THE GOCHISO GOURMET: Boosting breakfast


columnist-logo_ryantatsumoto_FINALBecause workday mornings aren’t paced at leisure, especially when awakening just south of 4 a.m., my workday breakfasts are primarily created to get me to lunch without that mid-morning stomach rumbling or grumbling. Thus, I have the same old breakfast, Coach’s oatmeal from Costco, mixed with Bran Buds and dried cranberries microwaved for two minutes, then left to cool in front of a fan along with a full cup of strong cold-brewed black coffee. I have this literally every workday. Then one morning, the nutritionist in me realized that I should also include a bit of protein to get that noggin activated — since carbs tend to put you in a stupor — so I added some leftover poke to my oatmeal. However, poke isn’t a regular refrigerator standby on most days, and it IS very expensive for a daily protein source, so I initially turned to those flavored Blue Diamond almonds. Plus, these are relatively expensive, and I read somewhere that almonds require quite a bit of water, which isn’t environmentally sound, especially when the Golden State occasionally experiences those water shortages. So I think I finally have the solution: Beans. Specifically dried legumes, which are cheap, especially when purchased in bulk. The main drawback, though, is the time required to soak and cook the beans. But the soaking can be done overnight while I’m sleeping and the cooking time is a breeze when using either a thermal cooker or pressure cooker! The Humble Bean I’ve waxed poetic on multiple occasions about the benefits and versatility of the legume’s inherent nutritional value, its versatility of being either a delicious side dish or main course and the culinary powerhouse’s cost effectiveness. I’ve even waxed not-so-poetically about the delightful musical side effects of the legume. But sometimes, it’s as simple as fortifying my daily breakfast with additional protein. I initially started with that ultimate protein-packed legume that requires days to prepare, the lupini bean. Second in protein just to the versatile soybean, but number one in preparation time to consume, I previously discussed the lupini bean about a year ago. Sure, you can find pre-processed bottled lupini beans at gourmet markets, but you’ll pay a premium for the processing that some factory performed. Or you can purchase dried lupini and soak them twice a day for a week or so, boiling them several times in between to remove all of the bitter alkaloids that supposedly are toxic if consumed in large amounts. Wives in Italy supposedly once left the beans in bags in running rivers for several days to purge them of the bitter alkaloids. Or you can simply soak and drain them for two days like I initially did, before realizing that the bitterness in under processed lupini make bitter melon taste like a ripe strawberry. (It was so bitter and hard that I discarded the whole batch after sampling just a couple of beans.) Now that I know of the prolonged pre-processing time that’s required to make lupini edible, I’ll continue to occasionally prep and consume them, but probably not on a regular basis since it takes almost a week of preparation So, for the start of this year, I simply added kuromame to my breakfast, leftovers from a couple of the traditional osechi ryori dishes created for the New Year. After all, kuromame are soybeans, which are the most protein-packed bean in the legume family and the extra shoyu and sugar added during the cooking process allow it to keep longer into the new year. While it doesn’t require a week of preparation like lupini beans, dried kuromame aren’t cost effective by any stretch of the imagination, with a half-pound bag running about $3. But the legume that is cost effective and also available in bulk from the mega-marts is pinto beans. And while it only contains about 15 grams of protein per cup, versus soybean’s 28 grams per cup, it still contains quite a bit of soluble fiber — the type of fiber that reduces serum cholesterol — and the starches in beans like oatmeal have a low glycemic index meaning they won’t cause a spike in blood sugar levels after meals. I may be able to even replace the oatmeal with various cooked forms of beans. And while that may not sound like an appetizing breakfast to you, I am getting tired of that Coach’s Oats every morning. So, I decided that I’ll simply rotate the flavors, creating American “chili” beans with garlic, onions, tomatoes and chili powder; followed by the Middle East with onions, garlic, coriander, cumin and mint; then on the third week, another American classic in Boston baked beans with peppers, onions, molasses and brown sugar; and finishing with Indian flavors, featuring curry, ginger and garlic. I’ll also add garbanzo beans to the mix. If I can find affordable kuromame in bulk, I’ll even throw the traditional Japanese version in the morning rotation. In fact, I may even forego the traditional Coach’s Oats and have a full bowl of various bean preparations, as along with the additional protein it provides, it is also a good source of the same soluble fiber found in oatmeal, and its lower glycemic index means a slower release of glucose in the bloodstream, which prevents that dreaded post-carbohydrate bonk. It sounds like my morning weekday breakfast is about to change! But if consuming pinto beans for breakfast sounds a little too off-beat for you, how about sampling my Asian inspired take on those Middle-Eastern classic spreads, hummus and baba ghanoush? I combined the silky texture of pureed chickpeas, tahini and olive oil and the smoky flavors of fire roasted eggplant with smoked natto (fermented soybeans), azuki beans and sesame oil, along with traditional Japanese condiments like pickled ginger, pickled garlic and shiso. If you’re using the imported frozen natto, add those little flavor packets into the mix for additional flavor. If you don’t have a smoker, you can simply add one to two teaspoons of liquid smoke with the other seasonings. And for the first time, this recipe is also running simultaneously in the February edition of the Hawai‘i Herald in the 50th! Natto-mus One three ounce tub of Aloha Tofu natto (for readers in the 50th) or one three pack of imported frozen natto (for readers in the Bay Area), spread on a wire strainer and smoked for 45 minutes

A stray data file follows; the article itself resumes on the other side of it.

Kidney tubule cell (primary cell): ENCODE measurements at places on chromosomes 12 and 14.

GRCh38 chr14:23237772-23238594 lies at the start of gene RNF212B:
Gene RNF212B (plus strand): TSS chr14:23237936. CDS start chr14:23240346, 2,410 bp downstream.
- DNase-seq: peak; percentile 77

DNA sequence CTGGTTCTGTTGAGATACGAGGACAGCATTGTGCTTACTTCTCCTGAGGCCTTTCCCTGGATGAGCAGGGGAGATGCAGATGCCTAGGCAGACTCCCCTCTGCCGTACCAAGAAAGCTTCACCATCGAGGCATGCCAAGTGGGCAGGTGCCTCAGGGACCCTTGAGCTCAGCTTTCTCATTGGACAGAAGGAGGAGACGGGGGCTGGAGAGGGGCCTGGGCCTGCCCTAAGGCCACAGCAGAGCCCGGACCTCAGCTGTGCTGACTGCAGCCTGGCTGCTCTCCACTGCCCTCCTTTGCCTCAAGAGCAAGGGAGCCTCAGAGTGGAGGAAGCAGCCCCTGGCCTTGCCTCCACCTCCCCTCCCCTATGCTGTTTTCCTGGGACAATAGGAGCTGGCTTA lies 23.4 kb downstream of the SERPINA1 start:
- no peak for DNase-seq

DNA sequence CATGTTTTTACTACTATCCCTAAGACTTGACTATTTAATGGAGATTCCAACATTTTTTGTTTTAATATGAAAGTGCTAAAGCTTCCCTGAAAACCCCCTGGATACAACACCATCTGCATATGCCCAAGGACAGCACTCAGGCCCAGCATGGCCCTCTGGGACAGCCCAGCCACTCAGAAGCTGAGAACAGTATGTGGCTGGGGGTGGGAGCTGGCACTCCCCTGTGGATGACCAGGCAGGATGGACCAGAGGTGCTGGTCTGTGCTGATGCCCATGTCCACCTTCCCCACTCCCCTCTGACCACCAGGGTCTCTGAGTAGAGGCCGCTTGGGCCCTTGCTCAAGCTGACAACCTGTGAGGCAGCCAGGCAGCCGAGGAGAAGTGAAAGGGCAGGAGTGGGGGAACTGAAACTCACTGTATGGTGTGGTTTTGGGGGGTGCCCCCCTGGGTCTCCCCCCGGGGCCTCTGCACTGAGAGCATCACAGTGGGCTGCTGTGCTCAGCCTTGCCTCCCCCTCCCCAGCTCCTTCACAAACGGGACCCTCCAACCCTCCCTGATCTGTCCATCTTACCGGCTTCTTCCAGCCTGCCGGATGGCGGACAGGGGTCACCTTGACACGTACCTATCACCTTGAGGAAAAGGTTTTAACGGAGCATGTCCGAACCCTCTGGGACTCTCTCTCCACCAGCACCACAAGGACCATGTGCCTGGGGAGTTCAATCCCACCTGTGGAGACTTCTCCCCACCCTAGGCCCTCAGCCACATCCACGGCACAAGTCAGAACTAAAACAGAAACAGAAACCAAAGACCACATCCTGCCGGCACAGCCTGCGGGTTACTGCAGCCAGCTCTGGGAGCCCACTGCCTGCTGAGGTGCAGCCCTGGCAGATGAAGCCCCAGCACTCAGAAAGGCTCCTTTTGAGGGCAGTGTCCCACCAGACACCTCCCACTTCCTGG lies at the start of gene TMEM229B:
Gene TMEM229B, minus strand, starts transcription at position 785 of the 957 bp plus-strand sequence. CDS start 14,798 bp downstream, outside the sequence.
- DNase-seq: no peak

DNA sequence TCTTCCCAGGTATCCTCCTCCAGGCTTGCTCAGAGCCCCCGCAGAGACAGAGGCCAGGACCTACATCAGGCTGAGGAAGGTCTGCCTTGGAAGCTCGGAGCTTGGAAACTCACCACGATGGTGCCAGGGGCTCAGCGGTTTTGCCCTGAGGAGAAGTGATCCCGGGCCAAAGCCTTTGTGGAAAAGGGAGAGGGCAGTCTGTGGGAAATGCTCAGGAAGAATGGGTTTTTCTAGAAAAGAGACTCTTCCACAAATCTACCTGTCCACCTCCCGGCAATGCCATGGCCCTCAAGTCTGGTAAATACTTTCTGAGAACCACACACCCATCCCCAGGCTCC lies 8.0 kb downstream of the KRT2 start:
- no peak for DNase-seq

Natto-mus. photo by Ryan Tatsumoto
1 cup dried azuki beans, soaked overnight then simmered for one hour 7 pickled garlic bulbs 2 tbsp gari (light pink, pickled, thinly sliced ginger served with sushi) 1 tbsp beni shoga (dark pink strips of pickled ginger) smoked for 30 minutes 1 tbsp sesame oil 1 tbsp shoyu 1 tbsp Shiso Fumi furikake Rice crackers Garnishes: sliced pickled ginger, beni shoga, finely sliced fresh shiso leaves Place garlic and gingers in a food processor and run until they are finely minced. Add the azuki and natto and run until it forms a creamy paste. Finally, add the sesame oil, shoyu and shiso furikake until well incorporated. You can either add more shoyu or shiso furikake if it requires more salt. Serve on the rice crackers garnished with beni shoga, sliced pickled garlic or fresh shiso. The Gochiso Gourmet is a column on food, wine and healthy eating. Ryan Tatsumoto is a graduate of both the University of Hawai‘i and UC San Francisco. He is a clinical pharmacist during the day and a budding chef/recipe developer/wine taster at night. He writes from Kane‘ohe, HI and can be reached at